Mysuru: Tribal cry shatters Diddalli's peace

Evicted tribals living in huts without facilities or food.

Mysuru: Deep inside a dense forest, Bojamma, 60, rested her wrinkled face on her hands as she sat on the mud floor in a hardly 6ft by 6 ft hut before the Diddalli tribal school. Occupying the tiny space with her were her husband, son and daughter, their spouses and three grandchildren.

The cramped surroundings and lack of amenities were clearly telling on the agitated and upset family. But the poor living conditions were not confined to Bojamma’s family alone, but were common to the 574 families comprising over 3,000 tribals, including a 1000 women and over 50 children, who were evicted from the reserve forest by the forest department on December 7.

Heavy police presence has turned the reserve forest into a fortress, with visitors, except for civil servants and elected representatives, being stopped at the Maldare checkpost, about a km from Diddalli. When DC gained special permission to enter the site of the tribals’ protest for 20 minutes, the scene there was anything but pretty. “The women did not even have access to toilets at the tribal school till Wednesday night,” said a tearful Bojamma, adding, “Does the government want our tribal fraternity to remain bonded labourers in coffee plantations forever, without land or a house of our own? Are we not entitled to the freedom gained in 1947? Where have the crores released for tribal welfare gone? I have been a bonded labourer in 15 plantations in Kodagu for 50 years, working 10 hours a day, with bare minimum pay and suffering verbal abuse and physical torture with guns pointed at us. I don’t want my children or grandchildren to suffer the same fate.”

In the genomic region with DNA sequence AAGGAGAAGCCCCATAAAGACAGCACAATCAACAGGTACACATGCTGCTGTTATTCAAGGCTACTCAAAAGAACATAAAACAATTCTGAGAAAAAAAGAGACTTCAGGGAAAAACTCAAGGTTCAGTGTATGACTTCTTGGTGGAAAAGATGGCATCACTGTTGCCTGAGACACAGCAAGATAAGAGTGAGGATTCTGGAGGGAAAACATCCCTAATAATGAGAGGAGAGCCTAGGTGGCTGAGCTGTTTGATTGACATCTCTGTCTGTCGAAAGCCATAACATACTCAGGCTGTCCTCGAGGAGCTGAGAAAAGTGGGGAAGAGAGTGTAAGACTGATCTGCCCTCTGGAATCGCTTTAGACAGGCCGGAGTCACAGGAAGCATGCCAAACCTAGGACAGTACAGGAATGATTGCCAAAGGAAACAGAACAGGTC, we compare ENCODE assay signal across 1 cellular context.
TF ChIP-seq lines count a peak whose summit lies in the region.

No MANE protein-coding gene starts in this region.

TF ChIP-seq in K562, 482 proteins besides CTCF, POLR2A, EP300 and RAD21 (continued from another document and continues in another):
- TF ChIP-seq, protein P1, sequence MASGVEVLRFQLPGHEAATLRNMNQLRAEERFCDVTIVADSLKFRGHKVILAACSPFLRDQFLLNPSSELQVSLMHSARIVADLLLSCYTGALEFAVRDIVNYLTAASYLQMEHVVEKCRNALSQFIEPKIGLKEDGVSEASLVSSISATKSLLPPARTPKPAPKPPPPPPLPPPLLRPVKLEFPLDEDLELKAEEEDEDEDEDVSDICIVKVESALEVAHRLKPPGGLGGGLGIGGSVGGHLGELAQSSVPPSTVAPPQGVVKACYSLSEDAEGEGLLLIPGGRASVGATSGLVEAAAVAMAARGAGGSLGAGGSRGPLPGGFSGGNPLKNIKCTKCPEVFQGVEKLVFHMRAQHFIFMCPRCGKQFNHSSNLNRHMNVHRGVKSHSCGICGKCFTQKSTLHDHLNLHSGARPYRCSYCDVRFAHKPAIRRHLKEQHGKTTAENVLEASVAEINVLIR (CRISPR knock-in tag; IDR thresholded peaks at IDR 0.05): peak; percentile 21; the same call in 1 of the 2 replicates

Tribals reject food, go on fast
Although the government set up a “ganji kendra” to provide food to the tribals evicted from the reserve forest at Diddalli, they opted to go on a hunger strike on Thursday, protesting the imposition of prohibitory orders and installation of CCTV cameras in the area.

“We are not beggars. We are not here for their food. We want land for farming and sites for tribals who are living in line houses in coffee plantations of Kodagu. We will die here if our demands are not met, but we will not move. We are not thieves to be watched all the time,” said tribal leader Muththamma.

Several activists led by actor Chetan too staged a protest in support of the tribals before the office of Deputy Commissioner in Kodagu. But DC Richard Vincent D Souza refused to consider their demands and justified the imposition of prohibitory orders. “We have imposed section 144 to prevent external forces from instigating the tribals and to maintain peace,” he said, adding that alternative land had been identified for tribals and there was no question of letting them returning to Diddalli, which was in a reserve forest.

( Source : Deccan Chronicle. )
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